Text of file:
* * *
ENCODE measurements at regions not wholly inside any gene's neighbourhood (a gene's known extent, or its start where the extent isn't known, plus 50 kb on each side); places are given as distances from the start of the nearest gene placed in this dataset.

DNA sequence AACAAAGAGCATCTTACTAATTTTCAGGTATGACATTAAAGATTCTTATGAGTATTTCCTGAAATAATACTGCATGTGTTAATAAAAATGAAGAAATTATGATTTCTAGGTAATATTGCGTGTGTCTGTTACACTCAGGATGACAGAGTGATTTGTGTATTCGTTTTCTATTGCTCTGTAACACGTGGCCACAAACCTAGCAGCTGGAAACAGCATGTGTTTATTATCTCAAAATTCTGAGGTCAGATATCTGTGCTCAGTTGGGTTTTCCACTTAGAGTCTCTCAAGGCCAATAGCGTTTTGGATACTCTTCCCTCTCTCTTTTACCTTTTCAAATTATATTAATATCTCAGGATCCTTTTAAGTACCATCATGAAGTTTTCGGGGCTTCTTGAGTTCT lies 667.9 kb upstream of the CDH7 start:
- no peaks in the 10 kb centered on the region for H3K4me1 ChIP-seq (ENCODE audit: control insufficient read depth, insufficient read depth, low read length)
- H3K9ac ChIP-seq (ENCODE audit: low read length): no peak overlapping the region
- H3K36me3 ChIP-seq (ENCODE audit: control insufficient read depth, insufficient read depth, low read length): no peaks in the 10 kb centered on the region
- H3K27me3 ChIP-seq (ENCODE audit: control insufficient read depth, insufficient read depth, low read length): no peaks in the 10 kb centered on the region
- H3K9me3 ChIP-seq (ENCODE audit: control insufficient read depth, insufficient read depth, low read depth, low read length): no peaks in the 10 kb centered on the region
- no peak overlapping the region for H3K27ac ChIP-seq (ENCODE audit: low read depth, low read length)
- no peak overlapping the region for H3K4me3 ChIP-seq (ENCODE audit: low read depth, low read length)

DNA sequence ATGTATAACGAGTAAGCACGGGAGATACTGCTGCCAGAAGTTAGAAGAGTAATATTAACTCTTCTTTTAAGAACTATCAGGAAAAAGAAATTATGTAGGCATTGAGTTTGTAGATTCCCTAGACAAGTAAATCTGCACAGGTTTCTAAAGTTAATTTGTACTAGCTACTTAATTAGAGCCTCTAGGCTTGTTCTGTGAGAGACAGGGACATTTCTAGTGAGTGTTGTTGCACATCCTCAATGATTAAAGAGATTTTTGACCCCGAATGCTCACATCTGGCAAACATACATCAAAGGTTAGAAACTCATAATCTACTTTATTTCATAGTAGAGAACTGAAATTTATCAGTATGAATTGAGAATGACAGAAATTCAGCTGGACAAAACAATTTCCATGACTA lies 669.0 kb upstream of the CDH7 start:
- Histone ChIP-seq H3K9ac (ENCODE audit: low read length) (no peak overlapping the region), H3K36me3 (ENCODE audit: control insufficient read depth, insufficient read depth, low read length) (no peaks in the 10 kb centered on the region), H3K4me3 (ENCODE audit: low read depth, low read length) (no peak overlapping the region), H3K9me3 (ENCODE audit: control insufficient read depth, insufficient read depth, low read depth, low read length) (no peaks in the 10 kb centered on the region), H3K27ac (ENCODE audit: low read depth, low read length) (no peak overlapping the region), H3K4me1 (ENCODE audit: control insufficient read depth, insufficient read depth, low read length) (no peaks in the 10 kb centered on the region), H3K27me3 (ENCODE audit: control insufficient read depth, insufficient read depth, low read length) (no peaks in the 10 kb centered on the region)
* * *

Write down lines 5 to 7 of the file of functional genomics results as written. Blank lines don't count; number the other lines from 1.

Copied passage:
- H3K36me3 ChIP-seq (ENCODE audit: control insufficient read depth, insufficient read depth, low read length): no peaks in the 10 kb centered on the region
- H3K27me3 ChIP-seq (ENCODE audit: control insufficient read depth, insufficient read depth, low read length): no peaks in the 10 kb centered on the region
- H3K9me3 ChIP-seq (ENCODE audit: control insufficient read depth, insufficient read depth, low read depth, low read length): no peaks in the 10 kb centered on the region